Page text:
Hepatitis B Symptoms

 

Hepatitis B, like its cousin hepatitis A, does not always produce symptoms especially among children younger than five. This means that the most hepatitis-B vulnerable segment of the population (vulnerable to the chronic form of hepatitis B, at least) is often not diagnosed. This is also why pediatricians routinely vaccinate their patients at birth, at 2 months, and again between 6 and 18 months of age against hepatitis B, or HBV.

If the mother has, or has had, hepatitis B, that first vaccination, or shot, must come within 12 hours of birth to prevent the child also developing hepatitis B. This shot includes a dose of hepatitis B immune globulin, or HBIG, to confer lifelong immunity.

Adults, especially those over 40, may experience extreme tiredness, fever, joint pain, loss of appetite, nausea, vomiting, stomach pain, dark urine, and pale or clay-colored bowel movements. In extreme cases, the skin or the whites of the eyes may turn yellowish, an indication that the liver is unable to process bile from the gallbladder. Only hepatitis B-related antigen/antibody blood tests can confirm the presence or absence of hepatitis B.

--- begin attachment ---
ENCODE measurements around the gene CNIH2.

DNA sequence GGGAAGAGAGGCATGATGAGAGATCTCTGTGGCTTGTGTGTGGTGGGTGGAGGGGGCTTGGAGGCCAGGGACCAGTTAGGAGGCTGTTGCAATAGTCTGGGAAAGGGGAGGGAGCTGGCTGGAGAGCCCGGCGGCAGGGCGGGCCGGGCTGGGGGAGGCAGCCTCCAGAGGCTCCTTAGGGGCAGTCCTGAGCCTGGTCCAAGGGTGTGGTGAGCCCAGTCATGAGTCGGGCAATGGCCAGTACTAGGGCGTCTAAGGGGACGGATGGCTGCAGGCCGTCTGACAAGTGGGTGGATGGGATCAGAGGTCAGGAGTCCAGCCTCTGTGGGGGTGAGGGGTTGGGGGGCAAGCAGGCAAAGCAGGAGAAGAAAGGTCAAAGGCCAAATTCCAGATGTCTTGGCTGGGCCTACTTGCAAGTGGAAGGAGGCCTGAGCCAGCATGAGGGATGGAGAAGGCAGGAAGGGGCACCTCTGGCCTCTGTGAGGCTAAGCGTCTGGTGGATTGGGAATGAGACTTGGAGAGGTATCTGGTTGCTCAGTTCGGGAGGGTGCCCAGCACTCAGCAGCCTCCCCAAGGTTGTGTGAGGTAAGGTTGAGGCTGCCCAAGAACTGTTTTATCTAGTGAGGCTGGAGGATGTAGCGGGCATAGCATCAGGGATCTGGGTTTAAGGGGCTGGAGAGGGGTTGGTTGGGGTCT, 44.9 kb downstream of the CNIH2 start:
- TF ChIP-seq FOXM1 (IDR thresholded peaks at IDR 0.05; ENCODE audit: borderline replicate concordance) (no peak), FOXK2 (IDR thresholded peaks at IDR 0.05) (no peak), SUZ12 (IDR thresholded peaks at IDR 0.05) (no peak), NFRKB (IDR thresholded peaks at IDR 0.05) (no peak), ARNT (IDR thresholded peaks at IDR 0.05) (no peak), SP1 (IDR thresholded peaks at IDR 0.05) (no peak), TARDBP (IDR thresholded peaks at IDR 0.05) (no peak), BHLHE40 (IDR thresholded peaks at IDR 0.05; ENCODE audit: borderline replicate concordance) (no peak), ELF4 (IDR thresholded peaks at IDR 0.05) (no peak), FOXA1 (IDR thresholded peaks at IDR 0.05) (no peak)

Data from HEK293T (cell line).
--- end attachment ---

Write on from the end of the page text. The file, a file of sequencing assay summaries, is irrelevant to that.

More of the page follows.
Hepatitis B symptoms usually resolve within six weeks. A few people may continue to feel ill for six months. Where symptoms persist, hepatitis B sufferers are advised to see their doctors regularly. Victims of chronic hepatitis B may, in fact, remain symptom-free for up to 30 years, even as their liver deteriorates. The Centers for Disease Control, or CDC, estimates the annual death toll from hepatitis B-related liver disease as high as 4,000.

Because the hepatitis B virus can survive outside the body for at least 7 days, parents and children with hepatitis B or those living together in a family-type situation who have an active form of hepatitis B are advised to carefully wipe up any blood or body-fluid spills with a bleach-and-water solution (1:10).

According to a recent study, older adults who require medical care and receive injections or hemodialysis are about 45 percent more likely to acquire hepatitis B.